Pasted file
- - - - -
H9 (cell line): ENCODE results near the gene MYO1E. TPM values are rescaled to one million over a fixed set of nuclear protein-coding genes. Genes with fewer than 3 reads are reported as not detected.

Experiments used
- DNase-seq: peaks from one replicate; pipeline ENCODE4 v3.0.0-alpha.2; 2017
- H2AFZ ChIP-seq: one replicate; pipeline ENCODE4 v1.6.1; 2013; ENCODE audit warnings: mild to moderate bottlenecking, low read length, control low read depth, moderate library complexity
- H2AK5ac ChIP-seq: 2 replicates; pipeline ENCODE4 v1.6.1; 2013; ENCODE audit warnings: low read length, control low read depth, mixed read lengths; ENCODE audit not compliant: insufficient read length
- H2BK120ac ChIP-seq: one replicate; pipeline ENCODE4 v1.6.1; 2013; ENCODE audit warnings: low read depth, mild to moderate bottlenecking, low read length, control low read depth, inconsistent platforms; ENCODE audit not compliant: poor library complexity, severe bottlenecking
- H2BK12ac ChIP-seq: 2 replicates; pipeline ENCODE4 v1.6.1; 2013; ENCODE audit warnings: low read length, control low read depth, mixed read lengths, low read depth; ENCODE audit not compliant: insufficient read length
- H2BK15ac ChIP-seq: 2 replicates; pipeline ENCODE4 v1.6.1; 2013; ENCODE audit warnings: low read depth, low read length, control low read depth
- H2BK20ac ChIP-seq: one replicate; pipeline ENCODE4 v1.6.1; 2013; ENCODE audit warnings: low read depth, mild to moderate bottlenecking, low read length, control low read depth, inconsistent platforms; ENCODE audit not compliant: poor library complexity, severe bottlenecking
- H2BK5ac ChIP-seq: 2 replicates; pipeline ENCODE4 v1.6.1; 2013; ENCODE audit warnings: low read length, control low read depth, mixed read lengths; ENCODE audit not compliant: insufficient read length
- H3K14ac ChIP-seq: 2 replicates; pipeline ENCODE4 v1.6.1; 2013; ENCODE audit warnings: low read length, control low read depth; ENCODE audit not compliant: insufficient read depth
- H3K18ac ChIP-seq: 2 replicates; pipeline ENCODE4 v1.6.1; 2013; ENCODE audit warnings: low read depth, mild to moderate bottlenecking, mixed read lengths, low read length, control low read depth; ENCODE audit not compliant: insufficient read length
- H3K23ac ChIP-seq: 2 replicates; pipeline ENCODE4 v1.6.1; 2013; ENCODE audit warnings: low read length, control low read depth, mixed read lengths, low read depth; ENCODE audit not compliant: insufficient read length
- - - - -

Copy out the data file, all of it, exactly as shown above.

H9 (cell line): ENCODE results near the gene MYO1E. TPM values are rescaled to one million over a fixed set of nuclear protein-coding genes. Genes with fewer than 3 reads are reported as not detected.

Experiments used
- DNase-seq: peaks from one replicate; pipeline ENCODE4 v3.0.0-alpha.2; 2017
- H2AFZ ChIP-seq: one replicate; pipeline ENCODE4 v1.6.1; 2013; ENCODE audit warnings: mild to moderate bottlenecking, low read length, control low read depth, moderate library complexity
- H2AK5ac ChIP-seq: 2 replicates; pipeline ENCODE4 v1.6.1; 2013; ENCODE audit warnings: low read length, control low read depth, mixed read lengths; ENCODE audit not compliant: insufficient read length
- H2BK120ac ChIP-seq: one replicate; pipeline ENCODE4 v1.6.1; 2013; ENCODE audit warnings: low read depth, mild to moderate bottlenecking, low read length, control low read depth, inconsistent platforms; ENCODE audit not compliant: poor library complexity, severe bottlenecking
- H2BK12ac ChIP-seq: 2 replicates; pipeline ENCODE4 v1.6.1; 2013; ENCODE audit warnings: low read length, control low read depth, mixed read lengths, low read depth; ENCODE audit not compliant: insufficient read length
- H2BK15ac ChIP-seq: 2 replicates; pipeline ENCODE4 v1.6.1; 2013; ENCODE audit warnings: low read depth, low read length, control low read depth
- H2BK20ac ChIP-seq: one replicate; pipeline ENCODE4 v1.6.1; 2013; ENCODE audit warnings: low read depth, mild to moderate bottlenecking, low read length, control low read depth, inconsistent platforms; ENCODE audit not compliant: poor library complexity, severe bottlenecking
- H2BK5ac ChIP-seq: 2 replicates; pipeline ENCODE4 v1.6.1; 2013; ENCODE audit warnings: low read length, control low read depth, mixed read lengths; ENCODE audit not compliant: insufficient read length
- H3K14ac ChIP-seq: 2 replicates; pipeline ENCODE4 v1.6.1; 2013; ENCODE audit warnings: low read length, control low read depth; ENCODE audit not compliant: insufficient read depth
- H3K18ac ChIP-seq: 2 replicates; pipeline ENCODE4 v1.6.1; 2013; ENCODE audit warnings: low read depth, mild to moderate bottlenecking, mixed read lengths, low read length, control low read depth; ENCODE audit not compliant: insufficient read length
- H3K23ac ChIP-seq: 2 replicates; pipeline ENCODE4 v1.6.1; 2013; ENCODE audit warnings: low read length, control low read depth, mixed read lengths, low read depth; ENCODE audit not compliant: insufficient read length